A unique anthology of poems, accompanied by personal essays, collects works by ontemporary American poets that explore the interrelation of dreams and poetry, showing the similarities between the two and meditating on the subconscious roots of creativity.
Kansas City Magazine
Night Errands brings together primary materials from poets speaking in their highly individual voices.
Kennebec Journal
One of the most singular and satisfying literary books on dreams I've read in a long while. . . . Although Night Errands is not intended to be a Who's Who in contemporary poetry, its sampling is lively and first-rate. . . . Townley has artfully arranged to have all his poets dreaming together. The result is a rare peek into the subconscious of more than two dozen serious poets.
Richard Tillinghast
New and original material . . . helps the reader better understand the relation between dreams and poetry. The subject is of interest to all students of poetry and the other arts and . . . it would have a wide appeal beyond the academic market.
SF Bay Literary Supplement
The poets featured here . . . attempt to unravel the connections between dreams and poetry. The result is an illuminating, nuanced, and cliche-free compendium. Sprinkled throughout are epiphanies on the subconcious, the writing process, and the art of poetry.
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Product Details

  • ISBN-13: 9780822957300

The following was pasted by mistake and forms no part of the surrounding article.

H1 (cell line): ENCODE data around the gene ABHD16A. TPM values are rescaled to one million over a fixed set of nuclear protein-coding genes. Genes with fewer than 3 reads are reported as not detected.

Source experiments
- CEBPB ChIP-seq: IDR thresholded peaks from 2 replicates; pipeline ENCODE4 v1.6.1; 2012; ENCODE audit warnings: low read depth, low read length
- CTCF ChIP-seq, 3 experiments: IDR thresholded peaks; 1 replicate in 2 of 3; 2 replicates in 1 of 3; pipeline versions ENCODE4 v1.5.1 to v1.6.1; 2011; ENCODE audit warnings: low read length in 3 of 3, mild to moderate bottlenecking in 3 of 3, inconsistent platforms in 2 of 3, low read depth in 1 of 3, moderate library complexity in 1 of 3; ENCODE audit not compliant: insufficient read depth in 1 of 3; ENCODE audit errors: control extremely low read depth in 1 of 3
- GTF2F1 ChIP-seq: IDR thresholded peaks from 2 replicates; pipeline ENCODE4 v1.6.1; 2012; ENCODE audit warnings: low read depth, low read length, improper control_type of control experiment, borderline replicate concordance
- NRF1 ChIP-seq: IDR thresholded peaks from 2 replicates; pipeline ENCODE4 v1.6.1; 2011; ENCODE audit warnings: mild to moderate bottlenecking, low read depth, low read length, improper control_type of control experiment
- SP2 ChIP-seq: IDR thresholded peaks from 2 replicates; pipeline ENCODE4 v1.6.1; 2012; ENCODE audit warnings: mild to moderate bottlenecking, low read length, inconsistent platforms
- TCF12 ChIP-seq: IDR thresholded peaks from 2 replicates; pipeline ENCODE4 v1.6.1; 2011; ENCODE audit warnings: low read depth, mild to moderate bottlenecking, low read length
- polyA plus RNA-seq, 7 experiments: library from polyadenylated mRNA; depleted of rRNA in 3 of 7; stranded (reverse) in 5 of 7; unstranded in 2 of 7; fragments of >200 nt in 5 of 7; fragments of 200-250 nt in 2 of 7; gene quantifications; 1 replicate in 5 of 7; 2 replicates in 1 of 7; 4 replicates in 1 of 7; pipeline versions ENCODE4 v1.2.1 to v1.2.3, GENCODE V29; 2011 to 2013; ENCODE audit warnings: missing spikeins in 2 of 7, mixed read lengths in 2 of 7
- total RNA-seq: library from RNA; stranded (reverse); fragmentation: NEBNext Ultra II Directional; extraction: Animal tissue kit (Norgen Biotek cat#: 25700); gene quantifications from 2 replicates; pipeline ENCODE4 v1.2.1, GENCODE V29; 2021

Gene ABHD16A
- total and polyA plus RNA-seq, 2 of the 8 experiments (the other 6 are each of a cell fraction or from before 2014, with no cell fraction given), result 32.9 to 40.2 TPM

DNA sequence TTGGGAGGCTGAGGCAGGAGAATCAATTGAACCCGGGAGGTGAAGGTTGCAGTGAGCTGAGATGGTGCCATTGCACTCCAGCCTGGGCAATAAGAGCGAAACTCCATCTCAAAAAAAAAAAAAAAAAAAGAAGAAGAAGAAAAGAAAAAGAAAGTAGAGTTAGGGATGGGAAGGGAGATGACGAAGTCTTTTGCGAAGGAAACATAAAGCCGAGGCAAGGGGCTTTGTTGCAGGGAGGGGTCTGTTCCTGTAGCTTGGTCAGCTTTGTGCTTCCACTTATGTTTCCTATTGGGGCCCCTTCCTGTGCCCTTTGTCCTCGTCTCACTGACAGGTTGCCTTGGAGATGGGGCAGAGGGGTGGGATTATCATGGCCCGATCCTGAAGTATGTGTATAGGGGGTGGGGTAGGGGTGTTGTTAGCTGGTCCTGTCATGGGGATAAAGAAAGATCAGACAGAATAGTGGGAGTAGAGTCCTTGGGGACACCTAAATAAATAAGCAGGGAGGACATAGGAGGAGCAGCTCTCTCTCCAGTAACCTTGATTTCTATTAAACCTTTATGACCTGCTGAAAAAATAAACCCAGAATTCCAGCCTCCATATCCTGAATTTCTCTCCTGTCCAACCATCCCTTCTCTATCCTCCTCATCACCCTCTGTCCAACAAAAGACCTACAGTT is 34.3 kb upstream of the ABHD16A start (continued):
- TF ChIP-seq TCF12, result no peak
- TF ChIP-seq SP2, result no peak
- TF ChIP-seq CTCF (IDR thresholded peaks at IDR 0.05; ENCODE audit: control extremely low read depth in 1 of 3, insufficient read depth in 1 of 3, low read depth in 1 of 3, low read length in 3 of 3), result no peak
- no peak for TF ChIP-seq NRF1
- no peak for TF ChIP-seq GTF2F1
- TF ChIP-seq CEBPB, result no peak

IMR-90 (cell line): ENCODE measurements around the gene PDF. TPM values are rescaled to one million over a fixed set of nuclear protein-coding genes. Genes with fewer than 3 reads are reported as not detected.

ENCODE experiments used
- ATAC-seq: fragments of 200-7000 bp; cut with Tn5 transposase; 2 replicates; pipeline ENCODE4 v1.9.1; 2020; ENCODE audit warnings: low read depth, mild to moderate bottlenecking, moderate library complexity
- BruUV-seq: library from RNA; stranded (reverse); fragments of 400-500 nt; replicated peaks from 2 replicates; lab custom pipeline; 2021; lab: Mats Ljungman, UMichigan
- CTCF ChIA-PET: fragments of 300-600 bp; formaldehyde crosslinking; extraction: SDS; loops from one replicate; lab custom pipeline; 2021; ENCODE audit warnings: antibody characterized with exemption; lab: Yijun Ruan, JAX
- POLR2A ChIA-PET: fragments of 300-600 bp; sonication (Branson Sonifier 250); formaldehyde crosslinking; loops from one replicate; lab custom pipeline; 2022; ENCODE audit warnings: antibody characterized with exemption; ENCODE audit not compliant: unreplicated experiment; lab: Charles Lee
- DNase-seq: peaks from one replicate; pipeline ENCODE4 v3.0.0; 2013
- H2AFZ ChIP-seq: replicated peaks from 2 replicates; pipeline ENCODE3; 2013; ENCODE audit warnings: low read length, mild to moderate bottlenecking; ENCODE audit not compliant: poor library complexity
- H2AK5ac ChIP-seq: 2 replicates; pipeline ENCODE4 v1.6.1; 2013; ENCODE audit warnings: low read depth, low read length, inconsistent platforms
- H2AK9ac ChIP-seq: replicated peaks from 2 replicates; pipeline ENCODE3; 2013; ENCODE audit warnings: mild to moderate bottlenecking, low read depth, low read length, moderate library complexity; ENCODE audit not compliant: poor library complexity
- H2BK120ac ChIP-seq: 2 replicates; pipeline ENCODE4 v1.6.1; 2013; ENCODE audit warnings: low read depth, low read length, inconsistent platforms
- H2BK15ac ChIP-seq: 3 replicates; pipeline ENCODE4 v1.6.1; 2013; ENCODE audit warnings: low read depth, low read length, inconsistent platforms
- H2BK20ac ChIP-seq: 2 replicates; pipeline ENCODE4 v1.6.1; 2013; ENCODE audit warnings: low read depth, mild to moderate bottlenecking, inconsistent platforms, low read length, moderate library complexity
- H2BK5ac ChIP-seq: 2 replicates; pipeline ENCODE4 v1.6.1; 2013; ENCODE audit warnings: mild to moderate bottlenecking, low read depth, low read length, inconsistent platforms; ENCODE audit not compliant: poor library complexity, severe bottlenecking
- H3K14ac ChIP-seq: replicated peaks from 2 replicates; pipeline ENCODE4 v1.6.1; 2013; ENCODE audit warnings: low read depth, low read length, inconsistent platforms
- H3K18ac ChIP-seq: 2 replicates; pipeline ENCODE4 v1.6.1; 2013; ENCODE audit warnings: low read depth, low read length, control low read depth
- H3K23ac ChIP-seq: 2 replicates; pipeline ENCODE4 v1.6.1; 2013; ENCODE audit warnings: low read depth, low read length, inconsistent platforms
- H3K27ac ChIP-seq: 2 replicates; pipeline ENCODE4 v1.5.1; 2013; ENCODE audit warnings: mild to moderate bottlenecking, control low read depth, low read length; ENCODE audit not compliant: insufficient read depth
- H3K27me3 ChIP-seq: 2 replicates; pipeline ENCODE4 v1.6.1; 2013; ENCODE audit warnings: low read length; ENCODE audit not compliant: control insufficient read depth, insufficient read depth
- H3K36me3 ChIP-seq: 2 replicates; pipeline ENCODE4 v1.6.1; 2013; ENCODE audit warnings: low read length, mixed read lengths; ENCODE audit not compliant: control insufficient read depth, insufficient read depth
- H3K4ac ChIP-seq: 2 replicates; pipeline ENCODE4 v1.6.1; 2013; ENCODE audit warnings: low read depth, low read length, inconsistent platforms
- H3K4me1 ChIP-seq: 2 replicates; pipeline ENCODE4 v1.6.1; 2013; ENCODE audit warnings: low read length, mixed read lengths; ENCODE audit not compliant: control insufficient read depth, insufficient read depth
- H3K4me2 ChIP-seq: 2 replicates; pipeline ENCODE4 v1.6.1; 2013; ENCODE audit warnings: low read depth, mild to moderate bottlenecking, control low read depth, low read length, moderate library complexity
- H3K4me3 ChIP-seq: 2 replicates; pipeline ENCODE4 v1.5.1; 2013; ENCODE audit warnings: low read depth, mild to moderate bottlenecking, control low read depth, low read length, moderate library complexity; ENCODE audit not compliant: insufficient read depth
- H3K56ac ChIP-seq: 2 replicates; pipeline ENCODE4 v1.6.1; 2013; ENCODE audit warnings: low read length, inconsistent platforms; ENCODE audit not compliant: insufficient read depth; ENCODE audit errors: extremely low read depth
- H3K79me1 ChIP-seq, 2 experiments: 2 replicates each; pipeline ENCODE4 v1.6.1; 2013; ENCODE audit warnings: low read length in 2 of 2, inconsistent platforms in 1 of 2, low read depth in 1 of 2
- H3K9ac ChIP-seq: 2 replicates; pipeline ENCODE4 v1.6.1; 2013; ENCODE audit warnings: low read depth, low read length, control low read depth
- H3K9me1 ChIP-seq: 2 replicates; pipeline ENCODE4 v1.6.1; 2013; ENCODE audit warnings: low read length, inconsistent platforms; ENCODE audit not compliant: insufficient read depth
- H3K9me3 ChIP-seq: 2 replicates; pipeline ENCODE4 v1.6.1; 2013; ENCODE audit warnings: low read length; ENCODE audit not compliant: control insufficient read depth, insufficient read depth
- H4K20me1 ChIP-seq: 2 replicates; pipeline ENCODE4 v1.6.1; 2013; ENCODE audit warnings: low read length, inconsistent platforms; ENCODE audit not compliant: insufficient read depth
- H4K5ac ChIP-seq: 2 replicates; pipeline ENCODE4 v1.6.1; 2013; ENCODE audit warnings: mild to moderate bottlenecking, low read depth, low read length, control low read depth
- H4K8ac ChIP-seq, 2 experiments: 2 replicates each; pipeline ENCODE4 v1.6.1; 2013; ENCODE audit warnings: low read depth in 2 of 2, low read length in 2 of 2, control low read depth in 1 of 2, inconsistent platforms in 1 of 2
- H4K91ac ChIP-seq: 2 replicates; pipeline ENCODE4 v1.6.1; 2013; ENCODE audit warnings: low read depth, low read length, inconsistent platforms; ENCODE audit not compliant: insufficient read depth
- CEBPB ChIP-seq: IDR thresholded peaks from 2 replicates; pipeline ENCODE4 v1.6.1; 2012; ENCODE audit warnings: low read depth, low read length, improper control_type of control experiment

• Publisher: University of Pittsburgh Press
  • Publication date: 2/28/2000
  • Edition description: New Edition
  • Pages: 184
  • Product dimensions: 5.95 (w) x 8.93 (h) x 0.68 (d)

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From the Introduction

It takes a special kind of bravery . . . to enter the dark wood of the subconscious and confront whatever lives there. Unlike the knights errant of the past, who merely slew their dragons and brought back their bloody tongues, the poet’s night errand is to bring back his creature alive, its tongue intact and singing. The songs will be enigmatic, even after the poet has given them form and translated them into the waking vernacular. The strangeness is still upon them. That’s what makes them poetry...
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Table of Contents

Acknowledgments
Introduction 1
Deciphering the Dream: The Day Logic of Poetic Process 13
On the Past, Poetry, and Dream 24
Out of the Underworld: Poetry and Dreams 28
Impressionism and the Army Corps of Engineers 39
Poems and Dreams 44
Missing the Boat 51
Sleeplessness 57
The Dream of the Trumpeter 64
The Dream and the Bagel 74
Seventeen Arcana from the Infinity of Dreams 78
Inside Out 87
Scrubbed Up and Sent to School 97
Interweavings: Reflections on the Role of Dream in the Making of Poems 105
Dream Song 120
The Stuff That Dreams Are Made Of 129
Dream Scripts 133
Some Footnotes to My Dreams 144
Dark Dreams, Dark Sayings: Poems About Trauma 154
"Nostalgia": Dream, Memory, Poetry 162
Dreamwork, Griefwork, Poemwork 170
The Unremembered Dream 181
How My Green Silk Dreams Led to the Concept of Personal Mythology 186
One Hand on the Pen, One in the Dream 194
Remembering "Caliban Remembers" 200
A Note on Poetry and Dreams 226
A Resource of Dreaming 234
Selected Bibliography 239